pySIMM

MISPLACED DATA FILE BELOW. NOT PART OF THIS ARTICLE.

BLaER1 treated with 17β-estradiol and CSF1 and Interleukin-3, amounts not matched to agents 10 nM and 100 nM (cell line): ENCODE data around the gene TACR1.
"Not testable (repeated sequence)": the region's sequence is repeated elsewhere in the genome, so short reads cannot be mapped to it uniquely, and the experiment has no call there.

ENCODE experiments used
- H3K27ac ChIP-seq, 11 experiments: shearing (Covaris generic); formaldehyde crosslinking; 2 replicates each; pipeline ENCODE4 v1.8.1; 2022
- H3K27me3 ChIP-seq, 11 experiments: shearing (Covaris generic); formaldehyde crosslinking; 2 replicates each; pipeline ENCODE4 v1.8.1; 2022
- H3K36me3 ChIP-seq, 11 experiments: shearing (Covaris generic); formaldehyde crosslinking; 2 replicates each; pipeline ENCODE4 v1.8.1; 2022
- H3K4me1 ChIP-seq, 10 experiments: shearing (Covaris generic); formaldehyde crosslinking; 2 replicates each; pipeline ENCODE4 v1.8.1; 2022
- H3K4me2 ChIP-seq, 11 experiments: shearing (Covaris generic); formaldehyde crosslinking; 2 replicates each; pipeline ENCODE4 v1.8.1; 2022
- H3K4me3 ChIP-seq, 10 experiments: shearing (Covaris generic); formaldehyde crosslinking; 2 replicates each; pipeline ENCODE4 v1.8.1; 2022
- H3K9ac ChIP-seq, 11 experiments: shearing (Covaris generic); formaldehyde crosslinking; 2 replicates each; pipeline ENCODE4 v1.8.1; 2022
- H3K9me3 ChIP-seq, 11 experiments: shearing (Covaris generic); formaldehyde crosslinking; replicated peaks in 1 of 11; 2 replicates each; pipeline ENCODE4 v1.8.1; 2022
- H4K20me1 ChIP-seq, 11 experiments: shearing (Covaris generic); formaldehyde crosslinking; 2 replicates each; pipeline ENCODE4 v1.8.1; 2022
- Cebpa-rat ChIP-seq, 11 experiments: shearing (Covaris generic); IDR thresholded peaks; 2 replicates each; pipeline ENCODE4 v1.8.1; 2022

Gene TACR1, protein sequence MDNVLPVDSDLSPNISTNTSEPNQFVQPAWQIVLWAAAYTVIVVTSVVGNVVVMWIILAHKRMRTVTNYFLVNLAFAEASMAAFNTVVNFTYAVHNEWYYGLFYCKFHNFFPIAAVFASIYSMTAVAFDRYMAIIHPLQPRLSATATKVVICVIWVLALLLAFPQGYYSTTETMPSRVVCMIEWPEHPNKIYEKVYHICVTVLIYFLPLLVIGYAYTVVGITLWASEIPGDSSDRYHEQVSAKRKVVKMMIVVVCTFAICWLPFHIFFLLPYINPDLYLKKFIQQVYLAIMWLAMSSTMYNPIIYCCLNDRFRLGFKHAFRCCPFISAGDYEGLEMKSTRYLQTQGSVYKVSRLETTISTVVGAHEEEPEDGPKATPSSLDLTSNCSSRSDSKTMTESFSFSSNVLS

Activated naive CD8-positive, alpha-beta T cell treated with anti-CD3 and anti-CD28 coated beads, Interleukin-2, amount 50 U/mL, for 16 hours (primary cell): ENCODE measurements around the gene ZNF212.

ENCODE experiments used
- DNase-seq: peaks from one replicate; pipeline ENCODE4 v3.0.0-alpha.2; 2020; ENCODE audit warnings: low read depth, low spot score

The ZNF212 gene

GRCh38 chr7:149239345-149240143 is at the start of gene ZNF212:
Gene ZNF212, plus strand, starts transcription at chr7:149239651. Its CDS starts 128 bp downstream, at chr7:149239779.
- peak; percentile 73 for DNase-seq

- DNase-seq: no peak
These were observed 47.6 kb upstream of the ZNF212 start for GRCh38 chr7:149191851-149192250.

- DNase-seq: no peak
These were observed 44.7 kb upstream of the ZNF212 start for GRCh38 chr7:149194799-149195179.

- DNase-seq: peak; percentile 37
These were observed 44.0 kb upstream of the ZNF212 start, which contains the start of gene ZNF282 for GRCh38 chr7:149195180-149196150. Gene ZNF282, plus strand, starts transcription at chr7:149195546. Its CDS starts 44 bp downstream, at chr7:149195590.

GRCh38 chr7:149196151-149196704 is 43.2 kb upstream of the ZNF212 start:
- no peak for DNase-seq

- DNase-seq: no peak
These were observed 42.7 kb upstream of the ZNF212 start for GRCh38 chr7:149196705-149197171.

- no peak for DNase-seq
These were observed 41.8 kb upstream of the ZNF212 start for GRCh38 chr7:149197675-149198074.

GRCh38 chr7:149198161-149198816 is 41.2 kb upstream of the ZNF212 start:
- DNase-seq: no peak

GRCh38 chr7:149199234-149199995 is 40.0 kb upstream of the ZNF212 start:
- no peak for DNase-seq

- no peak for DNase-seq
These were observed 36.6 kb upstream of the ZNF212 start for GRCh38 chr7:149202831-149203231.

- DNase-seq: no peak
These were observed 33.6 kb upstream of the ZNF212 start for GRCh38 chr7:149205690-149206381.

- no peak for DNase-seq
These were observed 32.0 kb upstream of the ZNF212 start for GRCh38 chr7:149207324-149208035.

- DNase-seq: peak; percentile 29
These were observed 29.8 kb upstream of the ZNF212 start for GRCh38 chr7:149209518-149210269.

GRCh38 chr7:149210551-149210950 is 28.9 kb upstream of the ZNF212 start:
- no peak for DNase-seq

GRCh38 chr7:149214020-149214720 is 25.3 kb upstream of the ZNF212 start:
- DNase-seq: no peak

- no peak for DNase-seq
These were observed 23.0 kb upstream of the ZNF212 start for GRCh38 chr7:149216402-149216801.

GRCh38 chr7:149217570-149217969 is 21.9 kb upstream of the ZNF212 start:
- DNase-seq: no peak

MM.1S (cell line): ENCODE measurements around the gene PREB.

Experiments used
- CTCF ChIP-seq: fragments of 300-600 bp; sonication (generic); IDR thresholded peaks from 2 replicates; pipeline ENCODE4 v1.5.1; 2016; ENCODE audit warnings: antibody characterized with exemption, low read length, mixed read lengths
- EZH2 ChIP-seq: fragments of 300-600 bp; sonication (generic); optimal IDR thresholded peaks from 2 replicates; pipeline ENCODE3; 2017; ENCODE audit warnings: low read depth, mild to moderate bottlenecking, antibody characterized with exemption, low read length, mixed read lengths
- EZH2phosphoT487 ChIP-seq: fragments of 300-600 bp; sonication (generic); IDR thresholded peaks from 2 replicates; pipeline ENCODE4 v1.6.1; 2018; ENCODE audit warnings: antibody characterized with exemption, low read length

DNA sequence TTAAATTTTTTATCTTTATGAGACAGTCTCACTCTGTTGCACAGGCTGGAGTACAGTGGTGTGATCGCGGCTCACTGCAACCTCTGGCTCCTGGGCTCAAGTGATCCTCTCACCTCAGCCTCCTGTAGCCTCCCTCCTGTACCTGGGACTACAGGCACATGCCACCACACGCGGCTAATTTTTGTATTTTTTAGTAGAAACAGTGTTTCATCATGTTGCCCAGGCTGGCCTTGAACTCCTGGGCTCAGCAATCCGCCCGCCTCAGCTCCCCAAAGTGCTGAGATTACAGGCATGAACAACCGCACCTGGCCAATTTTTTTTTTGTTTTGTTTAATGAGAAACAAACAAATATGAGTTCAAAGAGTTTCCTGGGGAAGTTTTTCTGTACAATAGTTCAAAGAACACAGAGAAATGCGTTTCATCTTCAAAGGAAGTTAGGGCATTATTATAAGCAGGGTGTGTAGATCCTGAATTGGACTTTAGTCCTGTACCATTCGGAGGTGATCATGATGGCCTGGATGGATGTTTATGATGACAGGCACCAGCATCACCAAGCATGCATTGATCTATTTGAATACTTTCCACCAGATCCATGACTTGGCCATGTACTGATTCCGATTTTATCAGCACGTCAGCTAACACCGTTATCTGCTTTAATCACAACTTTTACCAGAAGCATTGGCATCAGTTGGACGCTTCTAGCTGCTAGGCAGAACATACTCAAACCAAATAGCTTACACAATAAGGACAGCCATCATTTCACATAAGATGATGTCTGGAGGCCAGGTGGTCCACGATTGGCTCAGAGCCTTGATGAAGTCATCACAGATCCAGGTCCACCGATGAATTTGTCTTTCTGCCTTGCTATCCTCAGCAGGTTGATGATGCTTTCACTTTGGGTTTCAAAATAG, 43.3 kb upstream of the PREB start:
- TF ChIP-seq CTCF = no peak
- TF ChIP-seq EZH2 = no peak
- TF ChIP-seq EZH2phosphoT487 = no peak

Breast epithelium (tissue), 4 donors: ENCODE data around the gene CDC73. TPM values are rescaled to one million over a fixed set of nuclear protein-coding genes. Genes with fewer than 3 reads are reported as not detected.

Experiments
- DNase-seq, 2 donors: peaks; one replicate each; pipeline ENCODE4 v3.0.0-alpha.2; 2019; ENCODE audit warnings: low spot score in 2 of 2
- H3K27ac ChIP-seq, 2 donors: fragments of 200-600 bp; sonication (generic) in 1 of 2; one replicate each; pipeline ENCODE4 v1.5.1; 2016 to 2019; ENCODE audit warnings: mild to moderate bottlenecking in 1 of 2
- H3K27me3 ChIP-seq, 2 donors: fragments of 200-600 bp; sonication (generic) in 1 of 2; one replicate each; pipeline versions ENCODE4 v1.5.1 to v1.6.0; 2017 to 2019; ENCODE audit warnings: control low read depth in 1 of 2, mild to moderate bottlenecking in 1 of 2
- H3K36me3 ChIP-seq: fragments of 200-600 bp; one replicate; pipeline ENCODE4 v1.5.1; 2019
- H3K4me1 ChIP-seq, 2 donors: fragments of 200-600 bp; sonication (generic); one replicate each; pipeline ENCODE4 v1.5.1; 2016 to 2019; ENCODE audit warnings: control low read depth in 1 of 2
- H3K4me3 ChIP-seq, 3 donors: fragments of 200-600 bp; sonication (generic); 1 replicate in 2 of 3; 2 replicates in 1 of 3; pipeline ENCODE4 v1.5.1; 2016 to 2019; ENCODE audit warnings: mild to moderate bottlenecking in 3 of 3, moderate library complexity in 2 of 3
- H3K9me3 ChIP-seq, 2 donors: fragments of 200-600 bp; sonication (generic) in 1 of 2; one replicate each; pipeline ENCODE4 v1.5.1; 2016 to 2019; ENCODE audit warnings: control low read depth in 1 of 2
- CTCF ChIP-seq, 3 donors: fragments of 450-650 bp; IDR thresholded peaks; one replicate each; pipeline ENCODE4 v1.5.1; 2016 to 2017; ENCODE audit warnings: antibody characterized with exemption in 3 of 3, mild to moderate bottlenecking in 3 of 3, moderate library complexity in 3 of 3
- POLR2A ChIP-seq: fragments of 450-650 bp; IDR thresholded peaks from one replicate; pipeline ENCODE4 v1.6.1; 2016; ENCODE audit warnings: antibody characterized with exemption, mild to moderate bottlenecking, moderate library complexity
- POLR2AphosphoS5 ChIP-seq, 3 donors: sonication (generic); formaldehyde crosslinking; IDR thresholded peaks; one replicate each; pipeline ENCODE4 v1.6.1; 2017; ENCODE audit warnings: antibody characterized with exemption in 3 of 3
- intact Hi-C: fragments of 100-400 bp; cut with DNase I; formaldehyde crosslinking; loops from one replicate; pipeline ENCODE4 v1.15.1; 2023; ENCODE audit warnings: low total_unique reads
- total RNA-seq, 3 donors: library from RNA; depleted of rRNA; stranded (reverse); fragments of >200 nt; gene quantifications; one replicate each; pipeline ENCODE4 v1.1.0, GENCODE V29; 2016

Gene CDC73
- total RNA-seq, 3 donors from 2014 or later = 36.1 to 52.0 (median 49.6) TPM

pysimm, short for python simulation interface for molecular modeling, is a python package designed to facilitate structure generation and simulation of molecular systems. pysimm provides a collection of different simulation tools while offering smooth integration with highly optimized third party software for specialized tasks. The platform provided by pysimm has helped the rapid development of new molecular modeling applications specifically in the area of amorphous polymeric systems, an area that can benefit greatly from more simulation tools. The modular tools in the pysimm package provide a toolbox for researchers to build applications with complex workflows through easy to use functions and fully object oriented representations of molecular systems. pysimm interfaces with existing software, such as the LAMMPS simulation package, to perform expensive or highly specific computations. The core structure of pysimm; is described here as well as examples of how pysimm can be easily used to build applications. In general, polymeric material properties depend greatly on the specifics of each polymeric sample such as the molecular weight distribution, degree of branching, network structure, tacticity and monomeric composition. A given application that excels in preparing polymer structures with one given morphology may not be efficient creating another one. An example showing the development of a new computational polymer growth algorithm using pysimm designed to control molecular weight and build copolymers is highlighted here. An additional area of interest is using pysimm to create cloud-based web applications. Developing applications for the cloud has the benefit of allowing researchers to control the version of their software use as well as limit the complications users might have because of hardware or software incompatibilities. The union of pysimm with freely accessible cloud-based web applications will bolster the growth of open-access databases for predictive amorphous polymer simulations with robust and modular tools and validation with experimental results.